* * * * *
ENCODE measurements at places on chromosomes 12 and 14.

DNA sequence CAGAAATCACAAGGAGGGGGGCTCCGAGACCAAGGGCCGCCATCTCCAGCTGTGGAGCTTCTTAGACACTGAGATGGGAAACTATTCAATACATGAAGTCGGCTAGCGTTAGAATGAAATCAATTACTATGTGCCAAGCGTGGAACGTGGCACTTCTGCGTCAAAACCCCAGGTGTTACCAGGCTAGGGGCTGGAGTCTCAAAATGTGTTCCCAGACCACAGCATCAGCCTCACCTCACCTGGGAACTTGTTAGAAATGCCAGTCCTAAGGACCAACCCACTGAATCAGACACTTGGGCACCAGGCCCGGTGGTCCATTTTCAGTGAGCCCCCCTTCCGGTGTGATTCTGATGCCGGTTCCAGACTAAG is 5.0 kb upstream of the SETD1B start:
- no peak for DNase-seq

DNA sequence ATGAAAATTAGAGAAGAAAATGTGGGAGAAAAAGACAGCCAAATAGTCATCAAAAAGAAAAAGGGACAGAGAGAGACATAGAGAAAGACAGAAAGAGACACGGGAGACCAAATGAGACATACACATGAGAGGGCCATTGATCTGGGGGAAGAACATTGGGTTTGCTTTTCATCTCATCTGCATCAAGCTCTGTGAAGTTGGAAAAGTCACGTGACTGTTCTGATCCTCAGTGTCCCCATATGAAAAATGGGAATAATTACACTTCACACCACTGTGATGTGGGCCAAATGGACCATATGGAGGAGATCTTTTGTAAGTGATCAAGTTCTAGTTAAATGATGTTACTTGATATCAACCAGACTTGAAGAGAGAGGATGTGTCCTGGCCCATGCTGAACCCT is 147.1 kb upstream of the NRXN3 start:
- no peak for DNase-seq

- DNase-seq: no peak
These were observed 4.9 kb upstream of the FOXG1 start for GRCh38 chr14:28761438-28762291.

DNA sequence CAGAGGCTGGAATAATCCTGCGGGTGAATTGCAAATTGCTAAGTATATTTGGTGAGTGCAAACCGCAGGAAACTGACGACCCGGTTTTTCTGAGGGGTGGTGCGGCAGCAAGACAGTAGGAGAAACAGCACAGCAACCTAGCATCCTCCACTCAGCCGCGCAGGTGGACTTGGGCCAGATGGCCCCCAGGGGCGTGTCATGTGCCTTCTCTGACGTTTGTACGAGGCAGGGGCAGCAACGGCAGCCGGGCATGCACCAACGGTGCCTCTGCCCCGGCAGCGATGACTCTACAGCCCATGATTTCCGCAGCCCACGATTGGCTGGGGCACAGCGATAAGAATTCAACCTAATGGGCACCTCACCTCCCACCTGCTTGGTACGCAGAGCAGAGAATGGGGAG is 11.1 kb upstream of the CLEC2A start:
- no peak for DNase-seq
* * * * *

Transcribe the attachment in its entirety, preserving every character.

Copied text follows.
ENCODE measurements at places on chromosomes 12 and 14.

DNA sequence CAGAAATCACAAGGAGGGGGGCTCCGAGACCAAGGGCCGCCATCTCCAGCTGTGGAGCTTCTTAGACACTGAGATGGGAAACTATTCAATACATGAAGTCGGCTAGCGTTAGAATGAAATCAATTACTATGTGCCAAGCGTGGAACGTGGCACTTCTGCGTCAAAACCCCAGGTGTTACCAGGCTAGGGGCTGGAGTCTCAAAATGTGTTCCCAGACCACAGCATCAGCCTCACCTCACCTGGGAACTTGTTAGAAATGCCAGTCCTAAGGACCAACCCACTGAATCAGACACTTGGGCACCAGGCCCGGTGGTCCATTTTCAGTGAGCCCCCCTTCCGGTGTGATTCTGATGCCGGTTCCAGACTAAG is 5.0 kb upstream of the SETD1B start:
- no peak for DNase-seq

DNA sequence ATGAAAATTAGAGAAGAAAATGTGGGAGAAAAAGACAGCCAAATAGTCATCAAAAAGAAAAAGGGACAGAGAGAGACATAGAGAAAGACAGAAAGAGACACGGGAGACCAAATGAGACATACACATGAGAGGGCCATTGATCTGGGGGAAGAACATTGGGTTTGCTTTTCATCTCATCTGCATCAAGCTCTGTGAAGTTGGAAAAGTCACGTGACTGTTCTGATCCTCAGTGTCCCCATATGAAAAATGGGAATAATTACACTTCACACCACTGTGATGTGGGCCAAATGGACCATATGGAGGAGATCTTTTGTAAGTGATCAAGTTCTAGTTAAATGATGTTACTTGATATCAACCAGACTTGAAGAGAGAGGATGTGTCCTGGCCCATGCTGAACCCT is 147.1 kb upstream of the NRXN3 start:
- no peak for DNase-seq

- DNase-seq: no peak
These were observed 4.9 kb upstream of the FOXG1 start for GRCh38 chr14:28761438-28762291.

DNA sequence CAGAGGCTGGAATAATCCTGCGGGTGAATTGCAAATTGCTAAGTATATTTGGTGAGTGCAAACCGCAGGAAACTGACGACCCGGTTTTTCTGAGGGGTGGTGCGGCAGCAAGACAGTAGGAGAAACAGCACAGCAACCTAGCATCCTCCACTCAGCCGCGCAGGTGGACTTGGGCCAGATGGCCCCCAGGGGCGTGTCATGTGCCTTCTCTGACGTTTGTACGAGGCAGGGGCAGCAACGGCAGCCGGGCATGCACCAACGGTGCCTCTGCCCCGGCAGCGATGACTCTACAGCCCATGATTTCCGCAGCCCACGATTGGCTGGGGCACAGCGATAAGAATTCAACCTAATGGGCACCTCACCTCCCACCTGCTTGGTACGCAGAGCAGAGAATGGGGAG is 11.1 kb upstream of the CLEC2A start:
- no peak for DNase-seq